Furthermore, as time goes on; it’s a predominant theme that new hitting coach Van Scoyoc is helping hitters build confidence. Professional hitters work with him, and emerge from the fog and abyss (see Taylor, Chris).

Indeed, if Barnes is ‘fixed’ we should be able to get a read on this from the early going in 2019. Let’s hope for the best!

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Written by Clint Evans

Clint lives in Ohio, and played collegiate baseball. He loves the Dodgers due to his first memories of Chavez Ravine when he was nine years old. The voice of Vin Scully has been a staple in his life since he was a kid. No amount of baseball talk is ever enough, and he wishes the regular season was year round. He has written about baseball online since 2007.

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  1. Barnes like many of the dodger hitters take too many pitches instead of guarding the plate. Dodger batters depend on umpire calls on close ball/strike pitches which is why the strike out often.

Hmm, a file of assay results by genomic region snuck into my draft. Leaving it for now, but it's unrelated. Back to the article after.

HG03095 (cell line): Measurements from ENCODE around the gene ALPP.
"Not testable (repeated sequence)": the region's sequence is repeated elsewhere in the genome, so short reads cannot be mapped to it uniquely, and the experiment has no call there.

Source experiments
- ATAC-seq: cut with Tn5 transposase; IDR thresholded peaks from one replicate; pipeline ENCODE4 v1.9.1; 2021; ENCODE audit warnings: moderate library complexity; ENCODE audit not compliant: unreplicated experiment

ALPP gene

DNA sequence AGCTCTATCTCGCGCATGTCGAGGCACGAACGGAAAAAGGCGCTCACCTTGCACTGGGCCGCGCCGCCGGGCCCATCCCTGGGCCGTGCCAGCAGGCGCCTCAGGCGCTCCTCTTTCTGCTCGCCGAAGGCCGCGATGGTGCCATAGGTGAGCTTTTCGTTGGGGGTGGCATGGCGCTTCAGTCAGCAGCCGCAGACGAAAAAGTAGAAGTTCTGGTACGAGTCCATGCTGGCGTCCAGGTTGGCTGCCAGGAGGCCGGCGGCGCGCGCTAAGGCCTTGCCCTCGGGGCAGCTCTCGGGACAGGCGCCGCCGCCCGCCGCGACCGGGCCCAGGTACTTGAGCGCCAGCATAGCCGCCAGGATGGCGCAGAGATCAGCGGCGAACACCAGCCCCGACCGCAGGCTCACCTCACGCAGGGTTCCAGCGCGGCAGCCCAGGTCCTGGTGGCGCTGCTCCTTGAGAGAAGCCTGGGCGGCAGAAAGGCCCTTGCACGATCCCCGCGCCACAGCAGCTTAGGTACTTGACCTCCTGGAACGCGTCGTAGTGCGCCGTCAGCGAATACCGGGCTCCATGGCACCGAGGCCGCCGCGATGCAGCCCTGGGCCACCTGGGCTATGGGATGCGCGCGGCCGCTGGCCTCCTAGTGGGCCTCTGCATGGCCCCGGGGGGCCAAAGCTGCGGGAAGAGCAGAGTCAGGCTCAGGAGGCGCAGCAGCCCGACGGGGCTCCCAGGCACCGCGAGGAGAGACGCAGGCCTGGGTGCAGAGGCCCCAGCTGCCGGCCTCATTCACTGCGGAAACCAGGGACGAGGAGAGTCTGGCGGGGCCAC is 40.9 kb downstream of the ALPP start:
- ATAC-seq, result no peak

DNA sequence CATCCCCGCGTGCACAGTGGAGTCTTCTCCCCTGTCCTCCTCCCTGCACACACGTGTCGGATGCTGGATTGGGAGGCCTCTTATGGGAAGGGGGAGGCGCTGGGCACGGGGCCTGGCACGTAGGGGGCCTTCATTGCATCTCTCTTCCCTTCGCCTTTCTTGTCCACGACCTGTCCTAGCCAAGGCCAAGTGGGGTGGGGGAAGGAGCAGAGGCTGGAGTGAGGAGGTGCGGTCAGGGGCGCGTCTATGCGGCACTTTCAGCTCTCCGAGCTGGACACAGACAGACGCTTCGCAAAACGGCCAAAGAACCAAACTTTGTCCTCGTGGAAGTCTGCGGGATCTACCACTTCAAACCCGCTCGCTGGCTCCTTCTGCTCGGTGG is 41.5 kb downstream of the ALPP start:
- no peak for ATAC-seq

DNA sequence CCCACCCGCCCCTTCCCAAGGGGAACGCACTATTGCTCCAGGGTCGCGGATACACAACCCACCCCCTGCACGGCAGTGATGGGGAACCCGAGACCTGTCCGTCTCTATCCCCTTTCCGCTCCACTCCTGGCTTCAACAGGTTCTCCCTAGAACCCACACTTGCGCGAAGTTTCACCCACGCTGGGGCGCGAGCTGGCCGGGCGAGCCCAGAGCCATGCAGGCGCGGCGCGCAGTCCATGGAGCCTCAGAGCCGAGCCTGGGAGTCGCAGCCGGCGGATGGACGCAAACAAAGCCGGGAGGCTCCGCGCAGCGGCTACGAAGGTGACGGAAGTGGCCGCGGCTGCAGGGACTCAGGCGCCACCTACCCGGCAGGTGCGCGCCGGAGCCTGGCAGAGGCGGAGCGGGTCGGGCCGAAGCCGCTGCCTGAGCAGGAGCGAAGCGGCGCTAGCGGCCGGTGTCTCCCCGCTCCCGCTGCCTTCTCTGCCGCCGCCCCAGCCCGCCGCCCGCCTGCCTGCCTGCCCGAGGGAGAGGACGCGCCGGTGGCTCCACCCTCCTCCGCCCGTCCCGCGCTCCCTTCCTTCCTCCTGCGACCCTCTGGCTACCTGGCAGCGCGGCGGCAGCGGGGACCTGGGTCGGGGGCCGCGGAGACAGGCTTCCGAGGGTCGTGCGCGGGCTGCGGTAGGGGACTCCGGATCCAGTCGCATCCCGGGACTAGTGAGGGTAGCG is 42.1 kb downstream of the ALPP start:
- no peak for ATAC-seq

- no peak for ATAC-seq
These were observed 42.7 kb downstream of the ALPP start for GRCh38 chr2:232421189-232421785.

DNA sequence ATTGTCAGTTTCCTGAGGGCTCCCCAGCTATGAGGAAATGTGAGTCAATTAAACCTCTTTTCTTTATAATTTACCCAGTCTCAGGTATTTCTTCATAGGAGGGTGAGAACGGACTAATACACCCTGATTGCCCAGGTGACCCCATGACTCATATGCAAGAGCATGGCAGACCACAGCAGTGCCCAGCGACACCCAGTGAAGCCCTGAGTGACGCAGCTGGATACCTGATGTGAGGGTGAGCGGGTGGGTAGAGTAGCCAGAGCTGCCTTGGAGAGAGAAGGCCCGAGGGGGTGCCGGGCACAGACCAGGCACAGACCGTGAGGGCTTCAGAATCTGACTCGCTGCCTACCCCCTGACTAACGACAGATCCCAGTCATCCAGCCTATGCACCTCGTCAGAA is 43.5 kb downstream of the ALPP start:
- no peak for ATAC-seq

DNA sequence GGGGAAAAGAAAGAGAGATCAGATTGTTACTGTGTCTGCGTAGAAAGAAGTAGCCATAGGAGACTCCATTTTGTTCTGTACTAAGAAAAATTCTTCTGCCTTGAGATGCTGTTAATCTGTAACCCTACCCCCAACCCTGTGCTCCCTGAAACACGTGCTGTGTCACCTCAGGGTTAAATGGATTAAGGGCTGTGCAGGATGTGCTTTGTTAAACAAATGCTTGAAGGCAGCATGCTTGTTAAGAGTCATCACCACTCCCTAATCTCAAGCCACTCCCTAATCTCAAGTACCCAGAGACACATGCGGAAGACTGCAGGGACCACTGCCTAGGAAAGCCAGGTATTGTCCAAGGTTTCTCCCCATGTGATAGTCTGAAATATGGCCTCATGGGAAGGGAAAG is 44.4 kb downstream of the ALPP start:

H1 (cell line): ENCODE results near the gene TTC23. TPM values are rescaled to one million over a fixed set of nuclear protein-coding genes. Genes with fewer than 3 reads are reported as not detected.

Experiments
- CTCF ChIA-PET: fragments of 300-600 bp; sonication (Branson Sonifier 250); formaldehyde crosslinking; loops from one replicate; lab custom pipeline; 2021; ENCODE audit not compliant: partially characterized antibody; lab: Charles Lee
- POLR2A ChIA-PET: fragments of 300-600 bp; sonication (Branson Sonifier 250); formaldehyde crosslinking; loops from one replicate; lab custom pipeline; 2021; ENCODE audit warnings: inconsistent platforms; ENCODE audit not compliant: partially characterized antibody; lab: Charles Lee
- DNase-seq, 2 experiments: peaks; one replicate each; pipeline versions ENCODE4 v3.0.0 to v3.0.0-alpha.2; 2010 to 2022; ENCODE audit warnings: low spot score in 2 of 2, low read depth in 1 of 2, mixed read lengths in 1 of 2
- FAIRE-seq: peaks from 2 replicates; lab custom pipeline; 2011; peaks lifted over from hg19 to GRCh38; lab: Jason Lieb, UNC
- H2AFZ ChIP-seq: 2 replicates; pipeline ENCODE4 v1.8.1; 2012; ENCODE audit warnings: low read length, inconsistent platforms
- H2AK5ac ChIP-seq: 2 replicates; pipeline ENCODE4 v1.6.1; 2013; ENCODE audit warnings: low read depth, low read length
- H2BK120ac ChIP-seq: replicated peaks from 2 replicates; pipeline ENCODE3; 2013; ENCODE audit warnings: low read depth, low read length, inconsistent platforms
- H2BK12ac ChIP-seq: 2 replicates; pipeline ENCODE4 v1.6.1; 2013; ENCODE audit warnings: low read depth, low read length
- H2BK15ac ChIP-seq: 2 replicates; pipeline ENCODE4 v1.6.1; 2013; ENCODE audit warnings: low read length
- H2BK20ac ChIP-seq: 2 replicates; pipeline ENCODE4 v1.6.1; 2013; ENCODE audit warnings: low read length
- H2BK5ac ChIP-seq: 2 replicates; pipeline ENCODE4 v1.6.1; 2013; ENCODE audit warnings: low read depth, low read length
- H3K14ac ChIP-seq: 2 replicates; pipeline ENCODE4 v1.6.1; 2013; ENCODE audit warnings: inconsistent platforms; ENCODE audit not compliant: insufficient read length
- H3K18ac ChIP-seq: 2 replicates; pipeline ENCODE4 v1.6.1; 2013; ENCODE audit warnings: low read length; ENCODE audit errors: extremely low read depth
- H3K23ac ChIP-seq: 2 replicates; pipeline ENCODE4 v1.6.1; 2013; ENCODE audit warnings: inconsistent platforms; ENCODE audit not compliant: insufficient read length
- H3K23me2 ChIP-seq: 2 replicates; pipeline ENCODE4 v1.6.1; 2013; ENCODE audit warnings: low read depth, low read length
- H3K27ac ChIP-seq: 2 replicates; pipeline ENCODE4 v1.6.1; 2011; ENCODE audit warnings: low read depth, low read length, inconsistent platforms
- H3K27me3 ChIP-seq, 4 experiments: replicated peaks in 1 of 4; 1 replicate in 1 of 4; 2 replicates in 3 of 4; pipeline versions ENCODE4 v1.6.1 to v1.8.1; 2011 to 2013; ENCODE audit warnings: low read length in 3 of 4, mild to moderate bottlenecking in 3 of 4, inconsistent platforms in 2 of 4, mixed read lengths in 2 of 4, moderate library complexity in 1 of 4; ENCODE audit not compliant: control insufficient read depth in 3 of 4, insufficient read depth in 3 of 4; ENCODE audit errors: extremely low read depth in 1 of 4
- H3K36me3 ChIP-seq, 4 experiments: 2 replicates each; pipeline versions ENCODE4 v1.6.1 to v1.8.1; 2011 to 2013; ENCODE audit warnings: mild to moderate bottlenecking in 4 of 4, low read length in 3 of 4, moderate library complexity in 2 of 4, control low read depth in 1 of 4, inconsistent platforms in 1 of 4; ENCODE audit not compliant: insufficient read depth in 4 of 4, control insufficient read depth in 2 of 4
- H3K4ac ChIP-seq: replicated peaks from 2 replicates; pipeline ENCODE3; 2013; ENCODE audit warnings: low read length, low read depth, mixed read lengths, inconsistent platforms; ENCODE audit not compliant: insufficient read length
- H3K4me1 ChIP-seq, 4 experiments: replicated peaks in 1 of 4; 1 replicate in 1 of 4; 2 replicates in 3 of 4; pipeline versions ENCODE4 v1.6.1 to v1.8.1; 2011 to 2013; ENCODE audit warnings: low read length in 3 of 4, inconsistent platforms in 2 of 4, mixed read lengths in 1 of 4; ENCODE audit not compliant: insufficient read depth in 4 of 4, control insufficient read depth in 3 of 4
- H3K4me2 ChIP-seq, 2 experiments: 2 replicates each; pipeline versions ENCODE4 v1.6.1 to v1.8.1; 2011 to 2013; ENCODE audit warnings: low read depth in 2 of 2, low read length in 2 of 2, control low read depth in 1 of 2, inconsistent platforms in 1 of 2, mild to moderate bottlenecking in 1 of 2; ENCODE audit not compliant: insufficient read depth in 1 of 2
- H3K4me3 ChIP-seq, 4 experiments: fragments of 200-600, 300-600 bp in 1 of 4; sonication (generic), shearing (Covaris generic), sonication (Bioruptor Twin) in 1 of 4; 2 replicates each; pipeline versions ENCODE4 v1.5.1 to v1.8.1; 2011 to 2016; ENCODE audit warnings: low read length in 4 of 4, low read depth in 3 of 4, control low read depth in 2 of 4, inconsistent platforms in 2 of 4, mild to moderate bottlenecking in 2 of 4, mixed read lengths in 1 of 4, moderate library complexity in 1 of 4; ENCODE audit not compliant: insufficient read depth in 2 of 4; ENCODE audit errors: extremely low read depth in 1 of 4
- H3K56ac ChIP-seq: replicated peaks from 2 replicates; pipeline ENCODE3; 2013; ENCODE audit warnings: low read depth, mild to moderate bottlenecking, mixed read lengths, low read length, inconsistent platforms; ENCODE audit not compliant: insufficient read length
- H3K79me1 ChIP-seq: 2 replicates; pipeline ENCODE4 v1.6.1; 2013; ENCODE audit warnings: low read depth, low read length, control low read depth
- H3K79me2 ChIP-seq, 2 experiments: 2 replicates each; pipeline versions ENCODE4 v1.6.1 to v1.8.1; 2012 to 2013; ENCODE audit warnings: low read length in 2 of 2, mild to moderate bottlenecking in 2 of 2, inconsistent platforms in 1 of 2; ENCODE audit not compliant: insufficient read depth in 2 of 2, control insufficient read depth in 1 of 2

• In 2017, Barnes was taking balls and swinging at strikes, his plate discipline was excellent. In 2018, Barnes was taking strikes and swinging at balls. Not sure what happened, I was thinking someone should check his vision, because the difference was pretty obvious.

    • Bt325, I concur, in 2017 that was the thing to do because the umpires were told to call a by the book strike zone for the dodgers but in the ws that year they stopped but that’s another topic. In 2018 they weren’t blessed with that order from mlb yet continued taking at bats as if they were.